NIST experts craft data removal handbook
- By Joab Jackson
- Feb 07, 2006
Wonder no longer about how to remove sensitive data from the hard drives and optical disks you are about to toss. The National Institute of Standards and Technology has issued a set of draft guidelines on how to safely remove information from obsolete forms of storage.
Matthew Scholl, Richard Kissel, Steven Skolochenko and Xing Li of the NIST Information Technology Laboratory authored Special Publication 800-88
, "Guidelines for Media Sanitization: Recommendations of the National Institute of Standards and Technology," which was sponsored by the Homeland Security Department.
"When storage media are transferred, become obsolete or are no longer usable or required by an information system, it is important to ensure that residual magnetic, optical or electrical representation of data that has been deleted is not easily recoverable," the guidelines stated.
Although the publication summarizes the ways to remove data, it emphasizes that a proper disposal methodology should not be based on the type of storage being disposed, but rather on the confidentiality of the material the medium contains.
The authors conclude that there are three general approaches to excising data from various storage technologies:Clearing:
This approach usually involves overwriting the data with new random data, or in cases of electronic devices, deleting existing information and performing a manufacturer's hard reset (if one exists). Purging:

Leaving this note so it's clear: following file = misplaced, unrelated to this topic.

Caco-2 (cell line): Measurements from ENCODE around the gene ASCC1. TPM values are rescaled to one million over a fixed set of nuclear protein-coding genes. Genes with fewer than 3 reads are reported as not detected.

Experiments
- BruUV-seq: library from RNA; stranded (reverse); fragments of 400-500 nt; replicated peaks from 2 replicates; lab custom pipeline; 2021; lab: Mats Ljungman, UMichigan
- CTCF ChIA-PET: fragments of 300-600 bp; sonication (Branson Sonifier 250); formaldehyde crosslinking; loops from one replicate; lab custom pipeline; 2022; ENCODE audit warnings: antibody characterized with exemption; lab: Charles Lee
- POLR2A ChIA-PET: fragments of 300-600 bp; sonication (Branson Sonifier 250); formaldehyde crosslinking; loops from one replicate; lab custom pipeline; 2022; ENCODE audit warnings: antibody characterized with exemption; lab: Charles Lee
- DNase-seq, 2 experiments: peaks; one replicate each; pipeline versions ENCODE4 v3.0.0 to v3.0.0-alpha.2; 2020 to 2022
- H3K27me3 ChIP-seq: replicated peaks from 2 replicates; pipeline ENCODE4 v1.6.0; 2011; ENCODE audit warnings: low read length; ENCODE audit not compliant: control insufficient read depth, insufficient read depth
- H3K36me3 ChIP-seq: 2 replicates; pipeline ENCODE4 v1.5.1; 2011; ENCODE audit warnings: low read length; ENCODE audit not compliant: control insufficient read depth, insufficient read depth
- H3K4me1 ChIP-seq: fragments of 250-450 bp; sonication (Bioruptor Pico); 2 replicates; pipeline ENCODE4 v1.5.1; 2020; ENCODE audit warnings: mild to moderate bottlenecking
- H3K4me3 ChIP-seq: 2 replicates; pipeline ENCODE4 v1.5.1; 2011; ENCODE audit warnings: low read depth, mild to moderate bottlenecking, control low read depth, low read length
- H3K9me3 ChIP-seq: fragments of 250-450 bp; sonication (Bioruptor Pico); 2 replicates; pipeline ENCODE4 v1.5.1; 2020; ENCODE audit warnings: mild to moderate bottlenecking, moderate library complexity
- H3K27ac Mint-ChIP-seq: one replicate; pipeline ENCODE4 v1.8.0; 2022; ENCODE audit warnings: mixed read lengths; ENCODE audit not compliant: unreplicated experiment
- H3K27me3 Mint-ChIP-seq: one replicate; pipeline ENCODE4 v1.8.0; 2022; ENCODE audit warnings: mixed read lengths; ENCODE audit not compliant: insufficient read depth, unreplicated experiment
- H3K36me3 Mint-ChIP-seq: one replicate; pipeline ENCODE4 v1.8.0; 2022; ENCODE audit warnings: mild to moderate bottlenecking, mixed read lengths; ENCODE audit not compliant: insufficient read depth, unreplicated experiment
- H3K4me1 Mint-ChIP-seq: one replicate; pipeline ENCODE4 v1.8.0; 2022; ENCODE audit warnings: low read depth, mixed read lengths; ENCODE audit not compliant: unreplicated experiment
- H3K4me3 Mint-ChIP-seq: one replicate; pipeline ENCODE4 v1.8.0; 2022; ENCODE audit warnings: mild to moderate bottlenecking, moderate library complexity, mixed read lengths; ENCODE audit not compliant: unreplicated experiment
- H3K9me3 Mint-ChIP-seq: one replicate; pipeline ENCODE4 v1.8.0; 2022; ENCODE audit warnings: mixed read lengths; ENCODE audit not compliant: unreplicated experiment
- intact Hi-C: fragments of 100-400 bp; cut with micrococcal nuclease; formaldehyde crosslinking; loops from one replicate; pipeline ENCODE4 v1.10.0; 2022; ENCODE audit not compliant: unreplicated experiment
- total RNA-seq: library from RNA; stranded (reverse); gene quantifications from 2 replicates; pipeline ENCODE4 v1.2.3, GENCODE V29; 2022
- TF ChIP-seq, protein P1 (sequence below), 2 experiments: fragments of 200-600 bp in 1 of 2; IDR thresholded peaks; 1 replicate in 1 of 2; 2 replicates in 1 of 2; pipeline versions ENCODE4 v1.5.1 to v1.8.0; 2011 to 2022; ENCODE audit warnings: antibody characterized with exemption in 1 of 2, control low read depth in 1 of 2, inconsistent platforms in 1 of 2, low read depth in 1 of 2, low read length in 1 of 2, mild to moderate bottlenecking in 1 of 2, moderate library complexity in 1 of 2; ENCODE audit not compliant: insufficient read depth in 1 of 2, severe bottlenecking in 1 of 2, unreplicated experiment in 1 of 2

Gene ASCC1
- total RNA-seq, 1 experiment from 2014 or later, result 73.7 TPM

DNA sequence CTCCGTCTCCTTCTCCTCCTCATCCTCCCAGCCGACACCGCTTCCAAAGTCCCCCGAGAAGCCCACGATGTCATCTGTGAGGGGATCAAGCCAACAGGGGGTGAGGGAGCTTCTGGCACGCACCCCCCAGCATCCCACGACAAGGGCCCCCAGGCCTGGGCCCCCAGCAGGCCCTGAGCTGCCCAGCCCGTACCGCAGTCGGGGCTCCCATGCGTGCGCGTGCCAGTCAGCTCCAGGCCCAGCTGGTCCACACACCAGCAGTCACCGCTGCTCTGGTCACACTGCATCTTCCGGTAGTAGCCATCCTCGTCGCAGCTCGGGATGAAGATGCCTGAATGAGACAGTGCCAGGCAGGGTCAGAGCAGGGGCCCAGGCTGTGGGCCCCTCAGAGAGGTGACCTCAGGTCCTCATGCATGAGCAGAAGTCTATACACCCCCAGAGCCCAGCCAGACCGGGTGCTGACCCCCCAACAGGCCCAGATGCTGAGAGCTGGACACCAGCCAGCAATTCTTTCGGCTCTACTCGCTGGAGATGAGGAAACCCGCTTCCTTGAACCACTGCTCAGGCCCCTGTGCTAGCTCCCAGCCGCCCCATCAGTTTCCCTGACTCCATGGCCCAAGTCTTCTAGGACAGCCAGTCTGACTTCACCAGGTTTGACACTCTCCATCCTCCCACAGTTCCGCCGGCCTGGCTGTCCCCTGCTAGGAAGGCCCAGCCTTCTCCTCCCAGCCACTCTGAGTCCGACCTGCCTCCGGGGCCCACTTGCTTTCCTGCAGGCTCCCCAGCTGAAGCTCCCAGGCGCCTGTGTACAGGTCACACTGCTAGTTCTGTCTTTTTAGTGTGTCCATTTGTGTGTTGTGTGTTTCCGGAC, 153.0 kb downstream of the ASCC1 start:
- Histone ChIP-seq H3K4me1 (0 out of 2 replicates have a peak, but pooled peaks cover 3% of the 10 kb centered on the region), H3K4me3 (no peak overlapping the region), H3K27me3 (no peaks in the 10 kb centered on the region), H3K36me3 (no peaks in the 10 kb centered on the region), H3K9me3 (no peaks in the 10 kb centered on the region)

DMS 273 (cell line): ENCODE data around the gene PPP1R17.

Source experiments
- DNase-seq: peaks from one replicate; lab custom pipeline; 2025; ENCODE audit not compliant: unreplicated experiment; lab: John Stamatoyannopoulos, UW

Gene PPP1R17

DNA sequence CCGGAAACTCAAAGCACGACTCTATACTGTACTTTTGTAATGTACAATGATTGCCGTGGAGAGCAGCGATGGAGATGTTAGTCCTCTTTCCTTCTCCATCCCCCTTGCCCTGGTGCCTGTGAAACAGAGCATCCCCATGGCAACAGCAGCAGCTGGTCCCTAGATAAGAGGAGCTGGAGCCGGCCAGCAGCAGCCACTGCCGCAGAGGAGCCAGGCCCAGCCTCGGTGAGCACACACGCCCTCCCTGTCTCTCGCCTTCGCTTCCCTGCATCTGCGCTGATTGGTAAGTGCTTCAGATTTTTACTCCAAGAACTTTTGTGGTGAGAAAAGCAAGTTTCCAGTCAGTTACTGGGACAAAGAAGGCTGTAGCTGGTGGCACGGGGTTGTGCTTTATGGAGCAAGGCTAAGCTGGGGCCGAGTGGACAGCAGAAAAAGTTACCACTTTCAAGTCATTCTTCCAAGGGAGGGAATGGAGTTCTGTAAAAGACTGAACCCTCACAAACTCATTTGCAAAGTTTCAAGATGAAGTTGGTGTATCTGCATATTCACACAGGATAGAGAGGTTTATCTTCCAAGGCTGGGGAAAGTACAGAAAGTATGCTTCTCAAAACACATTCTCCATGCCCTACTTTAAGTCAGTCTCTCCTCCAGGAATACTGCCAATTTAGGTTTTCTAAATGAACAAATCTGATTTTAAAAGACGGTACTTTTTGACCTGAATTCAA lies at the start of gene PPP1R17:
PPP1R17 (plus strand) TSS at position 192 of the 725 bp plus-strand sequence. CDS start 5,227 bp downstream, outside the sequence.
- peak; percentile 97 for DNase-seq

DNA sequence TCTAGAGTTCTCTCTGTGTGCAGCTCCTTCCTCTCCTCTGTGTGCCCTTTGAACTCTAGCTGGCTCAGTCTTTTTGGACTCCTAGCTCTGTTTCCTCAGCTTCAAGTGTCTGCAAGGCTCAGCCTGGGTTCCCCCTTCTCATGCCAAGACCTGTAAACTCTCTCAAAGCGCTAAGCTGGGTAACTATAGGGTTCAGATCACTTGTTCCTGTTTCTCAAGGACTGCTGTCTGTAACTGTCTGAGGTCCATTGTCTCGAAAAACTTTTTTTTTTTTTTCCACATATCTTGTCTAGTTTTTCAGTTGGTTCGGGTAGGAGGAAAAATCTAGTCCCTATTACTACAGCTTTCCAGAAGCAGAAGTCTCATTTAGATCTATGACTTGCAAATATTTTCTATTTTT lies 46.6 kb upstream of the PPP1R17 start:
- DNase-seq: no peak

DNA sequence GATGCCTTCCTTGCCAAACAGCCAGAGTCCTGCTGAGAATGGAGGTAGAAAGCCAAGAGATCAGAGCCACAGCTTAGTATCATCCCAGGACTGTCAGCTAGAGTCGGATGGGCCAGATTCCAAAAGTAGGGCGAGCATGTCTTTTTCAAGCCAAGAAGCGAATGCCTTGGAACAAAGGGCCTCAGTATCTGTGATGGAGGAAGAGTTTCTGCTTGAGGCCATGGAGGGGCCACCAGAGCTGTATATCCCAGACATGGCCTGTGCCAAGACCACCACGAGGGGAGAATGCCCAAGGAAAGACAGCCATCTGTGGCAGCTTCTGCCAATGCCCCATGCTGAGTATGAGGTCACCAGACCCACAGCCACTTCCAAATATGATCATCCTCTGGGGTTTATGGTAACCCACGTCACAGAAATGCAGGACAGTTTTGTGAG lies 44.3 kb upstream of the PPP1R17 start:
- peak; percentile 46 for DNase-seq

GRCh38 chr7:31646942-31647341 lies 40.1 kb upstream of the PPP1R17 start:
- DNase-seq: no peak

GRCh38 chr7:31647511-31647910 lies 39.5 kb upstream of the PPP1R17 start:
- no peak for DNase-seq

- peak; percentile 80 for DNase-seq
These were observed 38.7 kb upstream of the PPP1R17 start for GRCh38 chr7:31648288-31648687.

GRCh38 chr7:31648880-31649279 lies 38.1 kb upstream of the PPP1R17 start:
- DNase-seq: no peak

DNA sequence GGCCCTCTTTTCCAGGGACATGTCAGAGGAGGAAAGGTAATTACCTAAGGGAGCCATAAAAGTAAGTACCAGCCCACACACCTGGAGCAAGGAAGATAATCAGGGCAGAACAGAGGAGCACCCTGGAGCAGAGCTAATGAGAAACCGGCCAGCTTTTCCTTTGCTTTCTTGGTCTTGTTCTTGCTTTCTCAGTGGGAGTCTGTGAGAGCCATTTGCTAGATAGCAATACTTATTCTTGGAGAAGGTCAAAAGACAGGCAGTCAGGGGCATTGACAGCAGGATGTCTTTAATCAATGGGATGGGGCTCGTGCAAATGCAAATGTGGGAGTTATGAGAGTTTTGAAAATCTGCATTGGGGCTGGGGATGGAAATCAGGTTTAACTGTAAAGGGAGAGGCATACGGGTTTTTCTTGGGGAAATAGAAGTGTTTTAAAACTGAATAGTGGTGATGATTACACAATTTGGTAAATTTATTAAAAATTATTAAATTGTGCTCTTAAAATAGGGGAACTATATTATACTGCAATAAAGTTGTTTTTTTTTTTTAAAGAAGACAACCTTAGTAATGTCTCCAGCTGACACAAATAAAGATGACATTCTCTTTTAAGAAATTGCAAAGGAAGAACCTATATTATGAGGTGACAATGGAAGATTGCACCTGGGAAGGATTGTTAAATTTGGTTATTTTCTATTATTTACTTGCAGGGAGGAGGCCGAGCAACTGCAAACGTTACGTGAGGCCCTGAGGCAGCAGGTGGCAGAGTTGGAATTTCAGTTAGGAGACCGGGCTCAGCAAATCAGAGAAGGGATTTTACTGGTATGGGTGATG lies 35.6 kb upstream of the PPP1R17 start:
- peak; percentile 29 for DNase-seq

This approach involves "degaussing" the medium, a procedure that involves generating a magnetic field to neutralize the magnetically encoded information. The report notes that the new Serial ATA hard disk drives have a firmware-based Secure Erase command that can purge information to the same degree of unrecoverability.Destroying:
The form of destruction depends on the type of media being used. Shredding could work for paper, while pulverization, melting and incineration (tasks usually outsourced) would be more appropriate for hard disks or optical disks. Sanding off the physical recording surface is another option.
The report also shows how to apply these approaches to various technologies such as personal digital assistants, routers, copy machines, hard drives and floppy disks.
NIST also urged organizations to establish enterprise governance procedures for erasing material from old technologies.
"Ultimately, the head of the organization is responsible for ensuring that adequate resources are applied to the program and for ensuring program success," the report noted. "Senior management is responsible for ensuring that the resources are allocated to correctly identify types and locations of information and to ensure that resources are allocated to properly sanitize the information."Joab Jackson is a senior writer for
Washington Technology's sister publication, Government Computer News
Joab Jackson is the senior technology editor for Government Computer News.